How an elder-care facility avoided virus problems — so far
The sad, negative news about North Carolina’s nursing homes is piling up. Residents of the facilities make up about 40% of the state’s 354 COVID-19 fatalities, and lawsuits are popping over inadequate care at various sites.
Harold Van Derveer, 70, wants to tell a different side of the story. Operator of a family-owned propane dealership in Biscoe for many years, he and some partners started a nursing home for retired ministers in rural Montgomery County near Candor in 2001. The initial concept didn’t work, so the group changed strategies, eventually establishing Sandy Ridge Memory Care with 104 of its 120 beds assigned for seniors with dementia and other memory issues. The residents’ average age is in the high 80s, and 60% are on Medicaid insurance.
Sandy Ridge hasn’t had a resident contract the novel coronavirus, unlike many N.C. facilities that have had dozens. One person who was 105 died in recent weeks for other medical reasons. The facility is 60 miles south of Greensboro.
“We started preparing years ago by lining up machines, sprayers, disinfectants,” says Van Derveer, who sold his 60-year-old propane business to AmeriGas and became Sandy Ridge’s administrator 10 years ago. “You don’t use them till you need them, but now you have a hard time buying that equipment.”
In March, when N.C. Gov. Roy Cooper issued an order restricting visitors to senior facilities, Sandy Ridge trained staff on the virus and screened them whenever they reported to work. The facility has adhered to state requirements for staffing levels and hasn’t suffered the lack of workers reported by many other institutions, even though it operates in a small rural area. Most residents previously lived within 60 miles, mostly in Southern Pines, Asheboro and Troy.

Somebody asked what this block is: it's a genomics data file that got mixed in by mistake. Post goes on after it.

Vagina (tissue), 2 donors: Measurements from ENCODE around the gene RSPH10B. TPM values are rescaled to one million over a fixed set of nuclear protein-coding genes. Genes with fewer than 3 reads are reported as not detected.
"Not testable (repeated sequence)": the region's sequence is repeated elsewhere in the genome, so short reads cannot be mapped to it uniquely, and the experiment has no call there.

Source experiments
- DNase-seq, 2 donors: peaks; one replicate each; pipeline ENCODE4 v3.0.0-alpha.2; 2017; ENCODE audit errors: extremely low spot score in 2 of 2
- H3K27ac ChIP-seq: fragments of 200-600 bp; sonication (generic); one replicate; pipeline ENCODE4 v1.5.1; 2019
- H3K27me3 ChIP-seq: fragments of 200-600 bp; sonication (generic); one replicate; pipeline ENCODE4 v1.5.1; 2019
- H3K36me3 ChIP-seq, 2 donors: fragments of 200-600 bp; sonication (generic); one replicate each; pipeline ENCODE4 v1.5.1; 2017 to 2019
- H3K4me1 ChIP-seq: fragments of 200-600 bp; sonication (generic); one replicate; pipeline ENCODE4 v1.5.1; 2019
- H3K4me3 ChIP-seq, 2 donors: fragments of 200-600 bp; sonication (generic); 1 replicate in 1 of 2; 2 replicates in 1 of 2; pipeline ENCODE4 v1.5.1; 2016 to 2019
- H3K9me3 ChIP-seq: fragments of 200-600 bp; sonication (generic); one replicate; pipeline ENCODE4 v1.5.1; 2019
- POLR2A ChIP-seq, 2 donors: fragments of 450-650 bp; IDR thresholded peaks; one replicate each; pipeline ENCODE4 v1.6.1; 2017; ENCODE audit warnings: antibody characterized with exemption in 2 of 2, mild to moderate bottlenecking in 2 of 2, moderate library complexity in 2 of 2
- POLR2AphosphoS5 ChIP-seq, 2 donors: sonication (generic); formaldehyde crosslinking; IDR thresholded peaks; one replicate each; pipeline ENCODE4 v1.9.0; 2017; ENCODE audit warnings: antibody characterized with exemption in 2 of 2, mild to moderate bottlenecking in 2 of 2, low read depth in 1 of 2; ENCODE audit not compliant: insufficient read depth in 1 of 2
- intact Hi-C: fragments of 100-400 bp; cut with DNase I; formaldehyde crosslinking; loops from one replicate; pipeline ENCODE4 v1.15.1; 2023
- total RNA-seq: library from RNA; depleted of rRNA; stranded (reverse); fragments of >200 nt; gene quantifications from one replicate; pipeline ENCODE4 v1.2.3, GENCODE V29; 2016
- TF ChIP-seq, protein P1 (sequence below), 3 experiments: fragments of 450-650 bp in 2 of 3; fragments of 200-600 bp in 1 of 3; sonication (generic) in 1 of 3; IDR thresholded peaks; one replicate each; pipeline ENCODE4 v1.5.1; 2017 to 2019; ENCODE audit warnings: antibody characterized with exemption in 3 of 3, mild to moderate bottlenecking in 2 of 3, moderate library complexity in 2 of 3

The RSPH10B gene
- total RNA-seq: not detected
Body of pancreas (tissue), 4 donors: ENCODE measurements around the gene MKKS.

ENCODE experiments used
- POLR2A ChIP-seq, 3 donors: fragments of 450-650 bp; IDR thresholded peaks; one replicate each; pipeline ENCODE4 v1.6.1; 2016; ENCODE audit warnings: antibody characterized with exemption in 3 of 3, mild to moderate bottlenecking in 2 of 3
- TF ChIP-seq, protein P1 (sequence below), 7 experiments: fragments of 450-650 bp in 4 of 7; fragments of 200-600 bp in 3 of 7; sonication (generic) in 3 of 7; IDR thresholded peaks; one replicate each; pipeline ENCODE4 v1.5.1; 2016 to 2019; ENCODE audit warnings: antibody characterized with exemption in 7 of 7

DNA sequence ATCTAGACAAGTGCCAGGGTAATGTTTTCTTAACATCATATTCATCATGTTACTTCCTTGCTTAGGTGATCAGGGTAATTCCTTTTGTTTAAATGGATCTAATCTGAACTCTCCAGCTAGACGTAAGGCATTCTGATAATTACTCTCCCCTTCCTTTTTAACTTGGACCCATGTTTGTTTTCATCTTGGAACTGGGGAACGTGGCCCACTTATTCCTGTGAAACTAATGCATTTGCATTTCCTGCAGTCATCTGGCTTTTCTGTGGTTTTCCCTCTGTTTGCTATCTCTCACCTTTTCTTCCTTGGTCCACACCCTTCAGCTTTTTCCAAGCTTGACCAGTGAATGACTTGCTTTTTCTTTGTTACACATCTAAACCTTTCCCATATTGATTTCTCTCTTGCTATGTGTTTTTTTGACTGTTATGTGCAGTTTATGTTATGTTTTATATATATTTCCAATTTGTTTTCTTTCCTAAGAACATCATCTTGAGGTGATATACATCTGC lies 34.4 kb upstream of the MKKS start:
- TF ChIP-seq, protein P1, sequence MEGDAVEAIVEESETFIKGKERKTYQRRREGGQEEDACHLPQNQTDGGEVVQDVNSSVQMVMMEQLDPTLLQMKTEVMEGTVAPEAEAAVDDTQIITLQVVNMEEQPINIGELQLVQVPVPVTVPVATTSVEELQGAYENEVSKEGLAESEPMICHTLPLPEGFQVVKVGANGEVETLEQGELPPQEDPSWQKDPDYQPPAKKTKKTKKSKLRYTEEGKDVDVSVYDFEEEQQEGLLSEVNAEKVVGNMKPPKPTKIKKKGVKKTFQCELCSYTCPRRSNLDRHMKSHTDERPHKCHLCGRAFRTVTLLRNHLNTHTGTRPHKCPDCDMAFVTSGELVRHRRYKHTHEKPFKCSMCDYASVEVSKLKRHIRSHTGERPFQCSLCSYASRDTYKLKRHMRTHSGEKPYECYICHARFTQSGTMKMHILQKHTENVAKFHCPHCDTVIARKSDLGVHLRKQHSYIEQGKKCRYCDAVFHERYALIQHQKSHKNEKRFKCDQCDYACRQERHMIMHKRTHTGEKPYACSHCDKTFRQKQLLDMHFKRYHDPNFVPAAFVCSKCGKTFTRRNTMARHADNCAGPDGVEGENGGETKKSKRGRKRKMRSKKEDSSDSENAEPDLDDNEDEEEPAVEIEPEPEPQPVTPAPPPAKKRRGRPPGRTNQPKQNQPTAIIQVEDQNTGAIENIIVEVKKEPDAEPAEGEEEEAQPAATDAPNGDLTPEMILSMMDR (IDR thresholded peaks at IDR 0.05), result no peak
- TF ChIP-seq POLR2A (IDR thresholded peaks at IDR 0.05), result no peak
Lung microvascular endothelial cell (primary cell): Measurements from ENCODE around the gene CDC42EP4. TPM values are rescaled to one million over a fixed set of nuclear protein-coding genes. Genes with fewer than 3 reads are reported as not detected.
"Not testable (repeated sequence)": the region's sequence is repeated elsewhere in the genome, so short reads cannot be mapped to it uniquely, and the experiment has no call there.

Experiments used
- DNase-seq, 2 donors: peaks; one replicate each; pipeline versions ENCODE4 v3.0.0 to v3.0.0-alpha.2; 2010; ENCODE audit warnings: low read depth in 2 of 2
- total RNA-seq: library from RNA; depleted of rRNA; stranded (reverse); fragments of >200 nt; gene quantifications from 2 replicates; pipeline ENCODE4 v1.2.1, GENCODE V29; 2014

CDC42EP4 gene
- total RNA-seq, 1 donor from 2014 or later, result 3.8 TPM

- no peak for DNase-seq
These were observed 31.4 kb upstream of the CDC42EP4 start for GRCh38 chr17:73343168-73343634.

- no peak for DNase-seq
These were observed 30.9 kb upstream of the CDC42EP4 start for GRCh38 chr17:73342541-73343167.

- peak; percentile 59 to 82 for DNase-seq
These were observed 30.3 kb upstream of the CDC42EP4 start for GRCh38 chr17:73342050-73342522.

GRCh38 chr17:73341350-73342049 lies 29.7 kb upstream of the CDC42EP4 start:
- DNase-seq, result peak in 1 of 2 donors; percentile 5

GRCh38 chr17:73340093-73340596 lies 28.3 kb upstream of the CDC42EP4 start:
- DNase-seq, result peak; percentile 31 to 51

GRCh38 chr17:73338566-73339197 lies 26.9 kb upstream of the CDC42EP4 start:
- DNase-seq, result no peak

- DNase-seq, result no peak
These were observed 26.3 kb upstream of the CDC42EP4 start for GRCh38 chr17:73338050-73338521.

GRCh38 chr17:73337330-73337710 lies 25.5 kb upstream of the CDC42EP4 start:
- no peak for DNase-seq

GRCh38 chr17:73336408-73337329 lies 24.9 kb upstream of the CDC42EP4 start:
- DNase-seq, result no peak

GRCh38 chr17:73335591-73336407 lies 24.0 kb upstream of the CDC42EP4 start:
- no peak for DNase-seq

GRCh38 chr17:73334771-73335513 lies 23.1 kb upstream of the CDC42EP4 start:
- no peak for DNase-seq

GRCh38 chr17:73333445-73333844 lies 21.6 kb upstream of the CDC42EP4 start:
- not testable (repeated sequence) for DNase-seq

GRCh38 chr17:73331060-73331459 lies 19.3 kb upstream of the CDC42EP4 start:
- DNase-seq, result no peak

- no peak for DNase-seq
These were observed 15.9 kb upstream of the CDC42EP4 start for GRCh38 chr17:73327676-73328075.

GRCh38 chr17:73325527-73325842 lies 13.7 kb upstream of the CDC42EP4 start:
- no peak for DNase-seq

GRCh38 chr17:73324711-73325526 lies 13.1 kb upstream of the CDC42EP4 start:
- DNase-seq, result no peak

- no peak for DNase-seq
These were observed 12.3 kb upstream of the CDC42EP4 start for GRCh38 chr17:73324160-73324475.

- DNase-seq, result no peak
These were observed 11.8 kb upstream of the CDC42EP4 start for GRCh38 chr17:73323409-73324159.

“I decided we’re going to be the best, but we also can’t do it for nothing.”
Indeed, Van Derveer thinks the key problem facing the elder-care industry is limited funding for Medicaid patients: State reimbursements for Medicaid haven’t increased in a decade.
“If the state isn’t going to take care of elderly people, there shouldn’t be the finger-pointing that we are seeing,” he says. To qualify for Medicaid, patients can’t have income of more than $1,515 a month, or $18,180 a year.
Noting that some facilities operate in a lackluster fashion, Van Derveer says he doubts large chains of nursing homes can offer the best customer service versus small, family-owned sites. The Citadel Salisbury facility in Rowan County, where 18 deaths have occurred, is owned by Accordius, a New Jersey-based, private equity-backed company with many senior properties.
But he says there’s also luck involved in Sandy Ridge’s strong record in this crisis, he adds. “It only takes one person to bring it in, and it could happen to us tomorrow.”
Working six days a week, it sounds like he’s determined to make sure that doesn’t happen.
“You hold someone’s life in your hands in the long-term care industry,” he says. “We think we are the best facility in the state, even if we are in a small, poor county.”